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Angels Unawares, Serial #9 and Chocolate Chip Skillet Cakes

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Skillet and cake–now that sounds like a match made in heaven.

But the skillet needs to be a cast-iron skillet, like the ones your Grandma used to threaten Grandpa with. (Just kidding. Sweet little old white-haired Grandma–may she rest in peace–would never do something mean as that. Not! How about the time I reached for the cookie jar and got the flour canister by mistake because I couldn’t see over the edge and dumped the whole thing on the counter and on the floor and all across the kitchen–and on me too, covered from head to toe in white like a ghost. But a ghost could’ve hid from Grandma but I couldn’t–about wore my hindside out with that wooden spoon. Or was that the nightmare I had the other night?)

Where was I? Oh, yeah–skillet and cake. You need a cast-iron skillet with a cast-iron handle, so it won’t melt or get brittle when you put it in the oven to bake. If you don’t have one, go out and invest in this versatile and relatively inexpensive utensil. It doesn’t have to be enameled or Teflon-coated, just plain 100% cast-iron. You should be able to find it in any kitchen store or most grocery stores or even in some hardware stores, there behind the boxes of loose nails and the chainsaw files. The 10-inch size is the old reliable, but for most of us this is too big. Try a 6-inch one or, for this recipe, a couple 4 1/2-inch minis. The smaller sizes are big enough for frying a couple eggs or some hashbrowns, and a whole lot easier to handle and store.

Now this is important: If you get a new cast-iron skillet, or dust off an old one that hasn’t been used for years, you have to season it before using. Seasoning a cast-iron pan is simple as pie (or cake or cookies or a glass of water or whatever else you think sounds easy). Pour about a tablespoon of cooking oil into the pan and spread it over all cooking surfaces with a paper towel, discarding any excess. Then put the pan in the oven, heat it to about 250 degrees, then turn the oven off. Once the oven is cool, your pan is seasoned. After each use, just wipe the pan clean with a damp cloth or, if necessary, with a sponge and a little soapy water. Don’t put it in the dishwasher, and never leave it to soak–unless you want rust stains in your sink and on your counter and all over the pan. Iron rusts, so please don’t leave water in or near your cast-iron cookware. Other than that, the pan is pretty much indestructible (as my Grandpa found out–or was that another bad dream?)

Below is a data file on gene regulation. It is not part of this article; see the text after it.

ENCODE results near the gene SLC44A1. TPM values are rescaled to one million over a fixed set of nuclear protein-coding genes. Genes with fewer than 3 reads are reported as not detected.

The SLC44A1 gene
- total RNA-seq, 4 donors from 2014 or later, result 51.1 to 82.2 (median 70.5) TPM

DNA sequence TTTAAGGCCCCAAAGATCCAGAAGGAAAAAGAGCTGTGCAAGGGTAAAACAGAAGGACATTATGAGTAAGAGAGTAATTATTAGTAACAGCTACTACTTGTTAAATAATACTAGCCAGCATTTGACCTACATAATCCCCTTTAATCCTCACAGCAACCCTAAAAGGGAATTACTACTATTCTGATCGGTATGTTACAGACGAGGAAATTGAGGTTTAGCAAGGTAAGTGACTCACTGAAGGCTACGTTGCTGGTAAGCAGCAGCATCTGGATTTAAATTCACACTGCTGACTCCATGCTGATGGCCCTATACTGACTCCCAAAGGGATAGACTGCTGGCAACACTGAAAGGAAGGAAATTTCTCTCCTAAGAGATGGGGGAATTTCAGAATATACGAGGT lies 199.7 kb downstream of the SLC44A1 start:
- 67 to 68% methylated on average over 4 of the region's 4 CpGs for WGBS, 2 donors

So now you’re ready for this week’s dessert. And it is easy as pie (or cake)–stir, stir, stir; mix, mix, mix; blend, blend, blend; fold; pour; bake; eat. What can be easier? (As long as you have the right utensil, seasoned and ready to go.)

And while you’re waiting for the pan to season or the cake to bake, check out Angels Unawares, Serial #9. Josh’s long-lost daughter Angie makes an appearance–in Iraq, of all places. Her situation and life is about as far removed from Josh’s deathbed struggles as could be imagined. Or is it? Check it out. See what you think.

cookie cakes

Chocolate Chip Skillet Cakes

1/4 cup unsalted butter, room temperature

1/4 cup light brown sugar

2 Tablespoons granulated sugar

1 egg yolk

3/4 teaspoon vanilla extract

3/4 cup all-purpose flour

1/2 teaspoon baking powder

pinch of salt (about 1/8 teaspoon)

1/3 cup chocolate chips

skillet cake

Preheat oven to 325 degrees. Grease two 4 1/2-inch cast iron skillets* with butter or spray with cooking spray, and set aside.

Add the butter, brown sugar, and granulated sugar to a mixing bowl. Cream the ingredients together until everything is well combined and the mixture is fluffy. (You can use an electric mixer to speed up this process.) Add the egg yolk and vanilla extract and beat into butter mixture. To this, add the flour, baking powder, and salt, and slowly mix the dry ingredients into the batter. Do not over mix the dough. Fold in the chocolate chips.

Divide the cookie dough in half and press each half into the prepared skillets. Bake the cake for 18-20 minutes, or until the edges begin to brown. The center will look slightly underdone, but it will continue to set up as it cools. Remove the cake from the oven and let cool slightly. You can serve this cake warm with vanilla ice cream, or let it cool completely and frost (like the cookie cakes you see at the mall).

Makes 2 individual skillet cakes.

*You can also use one 6-inch cast iron skillet. Prepare the recipe the same way, but increase baking time to 30-32 minutes or until the edges begin to turn golden brown.

bite of cookie cake

{Adapted from Dessert For Two}

Click below to listen to or read Serial #9 of “Angels Unawares”.

Angels Unawares, Serial #9, audio © Jeffrey Anderson

Angels Unawares, Serial #9, text © Jeffrey Anderson

Enjoy!

About Elaine

http://cooking2perfection.blogspot.com/

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